The BP-Induced Economic Hangover

June 16, 2010 by  
Filed under Economics

President Obama made promises last night on behalf of the federal government for which there is no present money to fulfill. Millions of gulf coast residents will be expecting billions of dollars to flow their way and not just from BP. Indeed, I will not be surprised if BP is forced into bankruptcy and/or becomes a takeover target.

This means that the principle of not letting a serious crisis go to waste will come into full play. For the President to do what he has promised in the gulf, new programs must be created and new taxes imposed to pay for them. Oil and gas energy companies will be the first targets. We will be the next.

One message from the President that I wholeheartedly agree with is making a full-bore assault on our oil dependence. We cannot call the shots on our own foreign policy because of where we must obtain our oil.

At a minimum, the BP disaster may induce and sustain a hangover for our economy. Our recovery will continue to be painful if not delayed.

More economic shoes have yet to fall,  unrelated to BP. Major municipalities are considering bankruptcy to shed themselves of underfunded promises made to retirees. San Diego May Use Bankruptcy to Roll Back Benefits This could create a domino effect, with local government pension failures becoming a federal pension guarantee problem. At the state level, California and New York are still struggling to find a path to solvency, a path from which their stupid politicians deviated years ago.

Random Mr. ToughMoneyLove advice to readers: (1) Start your tax planning now; (2) Downsize your personal economy to build reserves; (3) Sell your BP stock for whatever you can get for it, before news of today’s BP-White House summit is released; (4) Vote with your personal economic future in mind; (5) If (4) doesn’t succeed, vote with a moving van and find a state and city where government finances are managed responsibly.

I’m determined to not let these continued events disrupt our family’s economic future. What about you?

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17 Responses to “The BP-Induced Economic Hangover”
  1. morrison says:

    I believe in downsizing (did it already in 2001) but not so much as moving to another state (or country, even). For there is no guarantee that your new place of residence will meet with the same discord your previous address did. So, stand tough, is my advice. Stand tough and hunker down.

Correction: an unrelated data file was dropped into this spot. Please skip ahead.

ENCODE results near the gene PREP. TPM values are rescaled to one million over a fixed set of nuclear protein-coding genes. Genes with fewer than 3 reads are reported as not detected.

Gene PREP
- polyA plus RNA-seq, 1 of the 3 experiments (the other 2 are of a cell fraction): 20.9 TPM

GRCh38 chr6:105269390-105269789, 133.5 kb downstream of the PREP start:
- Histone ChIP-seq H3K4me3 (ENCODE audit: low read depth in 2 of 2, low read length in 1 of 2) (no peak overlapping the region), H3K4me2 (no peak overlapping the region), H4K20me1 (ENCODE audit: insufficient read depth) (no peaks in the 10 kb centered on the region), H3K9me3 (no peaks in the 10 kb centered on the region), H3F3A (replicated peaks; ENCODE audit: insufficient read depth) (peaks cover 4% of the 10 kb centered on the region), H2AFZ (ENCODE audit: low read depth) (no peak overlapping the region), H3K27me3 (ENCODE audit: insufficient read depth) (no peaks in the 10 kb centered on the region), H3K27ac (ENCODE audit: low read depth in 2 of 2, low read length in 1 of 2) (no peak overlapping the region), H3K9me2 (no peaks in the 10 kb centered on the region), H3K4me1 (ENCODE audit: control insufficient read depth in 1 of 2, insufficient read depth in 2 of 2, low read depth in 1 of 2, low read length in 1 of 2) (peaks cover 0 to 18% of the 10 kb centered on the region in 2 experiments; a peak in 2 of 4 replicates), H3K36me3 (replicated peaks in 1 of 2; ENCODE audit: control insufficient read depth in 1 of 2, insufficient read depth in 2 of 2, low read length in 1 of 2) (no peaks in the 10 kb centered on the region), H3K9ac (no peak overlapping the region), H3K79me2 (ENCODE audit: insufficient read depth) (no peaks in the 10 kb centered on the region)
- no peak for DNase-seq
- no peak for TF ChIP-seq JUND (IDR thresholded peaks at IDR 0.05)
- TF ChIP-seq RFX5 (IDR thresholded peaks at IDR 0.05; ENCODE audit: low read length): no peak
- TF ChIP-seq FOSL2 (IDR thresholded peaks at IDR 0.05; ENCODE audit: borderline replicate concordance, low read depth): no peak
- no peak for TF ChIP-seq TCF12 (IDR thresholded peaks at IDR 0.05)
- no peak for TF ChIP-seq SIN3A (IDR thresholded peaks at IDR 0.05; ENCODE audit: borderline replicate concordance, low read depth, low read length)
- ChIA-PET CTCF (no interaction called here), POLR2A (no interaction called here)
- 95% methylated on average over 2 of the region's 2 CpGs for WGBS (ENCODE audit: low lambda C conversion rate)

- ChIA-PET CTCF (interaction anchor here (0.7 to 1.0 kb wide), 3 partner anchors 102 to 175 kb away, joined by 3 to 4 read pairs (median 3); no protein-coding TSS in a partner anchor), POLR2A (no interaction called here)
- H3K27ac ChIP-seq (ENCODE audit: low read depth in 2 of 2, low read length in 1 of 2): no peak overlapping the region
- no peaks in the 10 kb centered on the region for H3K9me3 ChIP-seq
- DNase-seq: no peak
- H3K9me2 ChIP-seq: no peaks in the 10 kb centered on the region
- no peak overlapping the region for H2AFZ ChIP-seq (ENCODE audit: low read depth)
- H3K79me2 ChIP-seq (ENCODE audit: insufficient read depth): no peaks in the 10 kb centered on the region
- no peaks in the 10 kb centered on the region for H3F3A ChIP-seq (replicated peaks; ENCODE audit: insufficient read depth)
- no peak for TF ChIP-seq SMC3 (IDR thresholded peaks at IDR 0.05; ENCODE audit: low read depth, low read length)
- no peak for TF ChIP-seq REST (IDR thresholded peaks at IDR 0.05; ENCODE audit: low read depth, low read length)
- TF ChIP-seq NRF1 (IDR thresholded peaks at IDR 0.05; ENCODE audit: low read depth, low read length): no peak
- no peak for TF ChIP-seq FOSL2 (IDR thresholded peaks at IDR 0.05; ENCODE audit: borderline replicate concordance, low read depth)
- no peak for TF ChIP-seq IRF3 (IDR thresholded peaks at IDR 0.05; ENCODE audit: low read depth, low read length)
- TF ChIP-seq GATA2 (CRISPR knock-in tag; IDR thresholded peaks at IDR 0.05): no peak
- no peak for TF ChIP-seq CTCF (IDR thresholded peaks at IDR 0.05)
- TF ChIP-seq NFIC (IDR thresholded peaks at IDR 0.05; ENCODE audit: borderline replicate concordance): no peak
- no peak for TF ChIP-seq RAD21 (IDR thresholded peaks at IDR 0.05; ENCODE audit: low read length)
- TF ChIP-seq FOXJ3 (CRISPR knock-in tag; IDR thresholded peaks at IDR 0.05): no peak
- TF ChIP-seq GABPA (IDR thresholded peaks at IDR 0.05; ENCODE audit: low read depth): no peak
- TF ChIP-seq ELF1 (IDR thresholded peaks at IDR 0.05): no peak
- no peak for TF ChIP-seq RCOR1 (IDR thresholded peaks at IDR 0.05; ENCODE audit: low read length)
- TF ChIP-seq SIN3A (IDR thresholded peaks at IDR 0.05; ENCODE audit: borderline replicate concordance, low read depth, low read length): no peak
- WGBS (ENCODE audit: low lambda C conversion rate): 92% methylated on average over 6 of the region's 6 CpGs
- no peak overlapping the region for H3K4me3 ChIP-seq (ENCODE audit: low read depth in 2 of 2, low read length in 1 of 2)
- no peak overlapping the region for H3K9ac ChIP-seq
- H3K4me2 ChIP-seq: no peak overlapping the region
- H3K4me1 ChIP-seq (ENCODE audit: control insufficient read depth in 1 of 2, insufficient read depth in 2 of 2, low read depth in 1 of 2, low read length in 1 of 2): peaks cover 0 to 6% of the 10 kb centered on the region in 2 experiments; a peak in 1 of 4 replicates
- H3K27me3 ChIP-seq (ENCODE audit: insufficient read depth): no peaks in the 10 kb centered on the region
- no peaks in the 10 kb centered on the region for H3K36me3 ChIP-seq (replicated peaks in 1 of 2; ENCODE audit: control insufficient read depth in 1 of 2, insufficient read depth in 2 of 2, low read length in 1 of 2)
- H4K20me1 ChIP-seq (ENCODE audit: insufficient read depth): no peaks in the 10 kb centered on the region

Obama will not get any new laws passed till that oil spill is stopped. And then, even after that, his days are numbered. No one believes a single thing that comes out of his mouth and everyone now knows the words of Rohm Emanuel: “never let a good crisis go to waste’ so, people aren’t going to be fooled into any more rules & regulations.

    I do believe, though, that new forms of energy will now come in to play. Whether USA will benefit (China makes 98% of solar panels) still needs to be reviewed. The quest for foreign oil is a myth. The oil spill happened, here, on American soil. Not in Saudia Arabia or anywhere else. Our quest to get off of foreign oil, and the pressure to get it done, quicker, faster, etc. got us into this mess. Plus the environmentalists forcing oil drilling to be done so far offshore. If the drilling happened closer and nearer to shore, rather than a mile down in the sea, it could have been capped much sooner. Plus the environmentalists fought against nuclear energy and other alternatives. I blame the eco-maniacs for this oil spill. Not ourselves.

    I compare this oil spill to the “Great Dust Bowl” of the 1930’s. Where are all these out of work fishermen going to go to find work? The gulf is lost for at least 10 to 20 years? Where will all the home owners, business people, tourists and whomever else earns a living from the gulf going to go? There is no way on earth that BP can pick up the tab for all of this. I also predict that BP will file bankruptcy. The US gov can’t pick up the tab either. Technically, they’re broke. So, what’s the outcome? What will happen? Use your brain. There will be a complete migration of thousands and thousands of people who have no money, no jobs, no home and they will travel across America in search of work. A modern day ‘Grapes of Wrath’.

    We ain’t seen nothing yet!

  2. Rick Beagle says:


    Honestly, you folks have been looking for the quick buck for thirty years, and here we are. And what do you suggest for the next vote, vote with your wallet. The only analogy that I can give you is that college degree. You passed up on minimum wage for a chance to put yourselves through school for a better life afterwards.

    After thirty years of excessive spending at the cost of our infrastructure, our regulations and regulatory agencies… here we are.